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Take My Council, Please: Need Some Help (with the Budget)…


In and out. (WMP&I and Google images)

The Springfield City Council zoomed—figuratively and somewhat literally—through its Monday meeting, plowing through a modest agenda with a heavy focus on parks and school buildings. While Parks, Recreation and Facilities Executive Director Patrick Sullivan at the Council is not exactly the Beatles at Shea Stadium, he is among the most popular department heads. Indeed, his department’s items dominated the to-do list and councilors welcomed them.

Sullivan is well-liked because he usually comes to the Council bearing money for projects residents—and therefore councilors—love. Technically, he did not exactly have such a gift Monday. Rather expenses were running high and a statements of interest are not guarantees of new schools. Still, councilors had no qualms approving it all.

At-large Councilor Tracye Whitfield and Ward 1 Councilor Maria Perez were absent. Councilors Malo Brown, Lavar Click-Bruce, Zaida Govan, Justin Hurst and Kateri Walsh participated remotely.

Councilor began the meeting accepting a trio of reports from Finance, Health & Human Services and Public Safety committees.

Comptroller Pat Burns presented councilors with the January revenue and expenditure report. He also informed councilors that he was working with Sullivan to get an update on higher than expected heating and electricity costs.

Councilors accepted a series of grants for the Fire and Elder Affairs departments. Not quite $93,000 will go toward new bomb squad response equipment. Fire Commissioner B.J. Calvi told Councilor Walsh that Springfield has the only bomb squad west of Worcester. However, the city does not respond to other communities when they have potentially explosive situations. The state responds elsewhere.

A grant for $87,328 to Elder Affairs will fund programming including outreach staff.

The Council also greenlit a $50 donation to the Springfield Library for books. All of the funds received approval.

Pat Sullivan

Can’t buy Council love? Maybe Pat Sullivan can. (via Spfld City Hall)

Sullivan had $575,000 in transfers spread across two items. One directs $475,000 from free cash to Parks. The other moves a hundred large from free cash to facilities. Sullivan told the Council the funds will pay for increased costs due to garbage removal from public spaces as well as new equipment at the city golf courses.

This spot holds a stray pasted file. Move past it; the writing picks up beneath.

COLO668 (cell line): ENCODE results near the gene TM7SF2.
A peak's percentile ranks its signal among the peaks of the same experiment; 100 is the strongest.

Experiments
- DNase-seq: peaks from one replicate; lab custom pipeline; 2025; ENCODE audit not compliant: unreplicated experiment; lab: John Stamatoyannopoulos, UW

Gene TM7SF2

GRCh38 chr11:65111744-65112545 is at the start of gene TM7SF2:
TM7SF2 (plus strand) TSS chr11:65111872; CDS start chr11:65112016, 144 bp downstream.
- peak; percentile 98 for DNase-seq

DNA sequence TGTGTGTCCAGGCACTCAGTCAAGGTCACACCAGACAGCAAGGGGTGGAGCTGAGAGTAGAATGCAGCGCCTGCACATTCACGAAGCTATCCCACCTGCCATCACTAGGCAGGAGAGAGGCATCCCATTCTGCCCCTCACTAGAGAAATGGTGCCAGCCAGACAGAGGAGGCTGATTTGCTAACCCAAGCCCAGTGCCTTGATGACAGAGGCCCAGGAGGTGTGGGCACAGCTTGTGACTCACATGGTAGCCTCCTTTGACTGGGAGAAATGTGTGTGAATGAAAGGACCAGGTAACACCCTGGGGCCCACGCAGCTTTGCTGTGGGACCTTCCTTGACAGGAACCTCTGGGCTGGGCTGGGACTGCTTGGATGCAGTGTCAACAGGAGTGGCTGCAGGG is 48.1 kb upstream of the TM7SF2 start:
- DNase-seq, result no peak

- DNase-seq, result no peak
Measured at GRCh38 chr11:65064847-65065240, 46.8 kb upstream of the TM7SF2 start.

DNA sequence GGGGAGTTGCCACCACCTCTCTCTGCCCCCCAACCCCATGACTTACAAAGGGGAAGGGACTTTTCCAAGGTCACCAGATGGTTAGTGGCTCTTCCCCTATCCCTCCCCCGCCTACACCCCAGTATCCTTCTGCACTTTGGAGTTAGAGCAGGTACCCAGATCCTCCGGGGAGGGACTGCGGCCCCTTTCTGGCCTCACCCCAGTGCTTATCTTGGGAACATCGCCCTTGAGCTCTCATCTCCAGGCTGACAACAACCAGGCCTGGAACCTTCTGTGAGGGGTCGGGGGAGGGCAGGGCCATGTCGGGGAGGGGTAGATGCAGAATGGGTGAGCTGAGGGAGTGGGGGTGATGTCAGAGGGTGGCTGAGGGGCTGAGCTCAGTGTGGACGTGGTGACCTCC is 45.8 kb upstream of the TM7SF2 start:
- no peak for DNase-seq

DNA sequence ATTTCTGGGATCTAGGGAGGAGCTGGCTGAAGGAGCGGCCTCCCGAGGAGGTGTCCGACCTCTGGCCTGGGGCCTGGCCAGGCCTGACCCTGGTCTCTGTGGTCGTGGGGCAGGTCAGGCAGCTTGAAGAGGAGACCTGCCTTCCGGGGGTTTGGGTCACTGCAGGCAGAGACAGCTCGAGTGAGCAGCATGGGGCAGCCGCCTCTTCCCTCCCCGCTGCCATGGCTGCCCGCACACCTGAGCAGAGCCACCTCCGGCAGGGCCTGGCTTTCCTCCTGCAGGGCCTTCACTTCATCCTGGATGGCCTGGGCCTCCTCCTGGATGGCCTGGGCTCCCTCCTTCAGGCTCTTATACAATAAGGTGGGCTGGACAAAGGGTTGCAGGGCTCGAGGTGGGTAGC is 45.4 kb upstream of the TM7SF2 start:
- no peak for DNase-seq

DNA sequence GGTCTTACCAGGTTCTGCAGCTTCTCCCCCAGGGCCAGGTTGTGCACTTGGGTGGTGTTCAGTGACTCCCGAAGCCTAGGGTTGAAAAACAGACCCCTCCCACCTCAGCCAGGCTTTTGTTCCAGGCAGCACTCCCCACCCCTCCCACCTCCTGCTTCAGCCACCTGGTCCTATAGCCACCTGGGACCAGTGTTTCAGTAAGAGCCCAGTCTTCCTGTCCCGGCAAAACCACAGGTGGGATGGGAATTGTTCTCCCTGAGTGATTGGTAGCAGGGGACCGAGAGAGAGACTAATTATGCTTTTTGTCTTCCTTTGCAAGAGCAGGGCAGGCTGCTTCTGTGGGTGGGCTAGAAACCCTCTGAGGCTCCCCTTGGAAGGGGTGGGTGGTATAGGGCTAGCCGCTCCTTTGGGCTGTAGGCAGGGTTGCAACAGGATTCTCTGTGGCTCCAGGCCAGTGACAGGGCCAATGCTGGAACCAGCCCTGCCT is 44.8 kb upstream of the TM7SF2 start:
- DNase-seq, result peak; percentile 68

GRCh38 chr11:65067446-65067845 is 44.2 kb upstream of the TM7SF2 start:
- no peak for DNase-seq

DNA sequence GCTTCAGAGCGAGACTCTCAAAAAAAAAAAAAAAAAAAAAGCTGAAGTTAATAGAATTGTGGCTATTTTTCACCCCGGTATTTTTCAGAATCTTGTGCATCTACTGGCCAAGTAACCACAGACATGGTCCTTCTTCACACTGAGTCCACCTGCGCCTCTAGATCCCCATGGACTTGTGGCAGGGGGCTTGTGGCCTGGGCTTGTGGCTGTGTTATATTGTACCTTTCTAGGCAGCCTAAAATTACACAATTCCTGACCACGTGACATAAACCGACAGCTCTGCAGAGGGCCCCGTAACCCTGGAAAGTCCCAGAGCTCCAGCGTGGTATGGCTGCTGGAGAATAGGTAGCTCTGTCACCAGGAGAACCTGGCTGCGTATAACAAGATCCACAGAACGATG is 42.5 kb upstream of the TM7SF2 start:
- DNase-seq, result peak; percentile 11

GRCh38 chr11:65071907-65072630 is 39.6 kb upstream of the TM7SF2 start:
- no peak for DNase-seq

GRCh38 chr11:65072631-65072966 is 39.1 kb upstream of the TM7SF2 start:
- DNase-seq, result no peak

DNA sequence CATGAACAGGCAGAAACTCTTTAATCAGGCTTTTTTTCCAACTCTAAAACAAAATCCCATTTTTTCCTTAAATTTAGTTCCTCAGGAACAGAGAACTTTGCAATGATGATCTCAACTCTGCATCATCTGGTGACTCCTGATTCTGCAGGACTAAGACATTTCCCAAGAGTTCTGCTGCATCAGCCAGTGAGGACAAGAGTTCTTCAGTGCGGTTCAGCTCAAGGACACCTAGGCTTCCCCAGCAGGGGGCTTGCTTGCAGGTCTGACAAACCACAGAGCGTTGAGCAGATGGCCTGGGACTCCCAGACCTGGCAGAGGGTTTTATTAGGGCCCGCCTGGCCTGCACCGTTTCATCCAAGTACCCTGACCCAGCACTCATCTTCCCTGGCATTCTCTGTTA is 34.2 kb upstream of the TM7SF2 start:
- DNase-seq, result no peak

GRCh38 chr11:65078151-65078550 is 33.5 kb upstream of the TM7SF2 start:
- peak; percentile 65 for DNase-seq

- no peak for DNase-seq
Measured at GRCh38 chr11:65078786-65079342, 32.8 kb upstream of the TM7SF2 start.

He also noted that while snowfall has been low this year, there cycles of fallen moisture icing as temperatures dropped. These exceeded his department’s deicing budget for city buildings and schools. Both transfers passed.

The Council also approved a $60,000 transfer to the Procurement Department to cover advertising costs.

Sullivan also presented the city’s statements of interest for renovations and/or replacements for three city schools. Before the city can forward interest in school projects to the Massachusetts School Building Authority, officials need Council approval. Once at the MSBA, the state can approve a project as proposed, reject it or recommend an alternative. This could be a lesser renovation for a requested replacement or vice-versa.

Two of the statements of interest were for replacements. Both Washington Street and White Street schools were on this list. The city also proposed a major renovation to the Gerena School’s HVAC system. Sullivan observed that the school has had environmental problems before. Due to its location, Gerena also has pumps running constantly to keep out water.

All statements of interest sailed through the Council. The body continued a resolution supporting legislation to support a state jazz song.



With such a brief, uncontroversial agenda, the Council wrapped quickly on Monday. With the mayoral race heating up and two councilors in the race, there is always the possibility that the Council floor could be an arena in that battle. However, aside from a few items Hurst put forward some weeks ago, this has not happened. It may yet or perhaps councilors will continue to collect goodies from the department heads like Sullivan while the mayoral war rages outside City Hall’s walls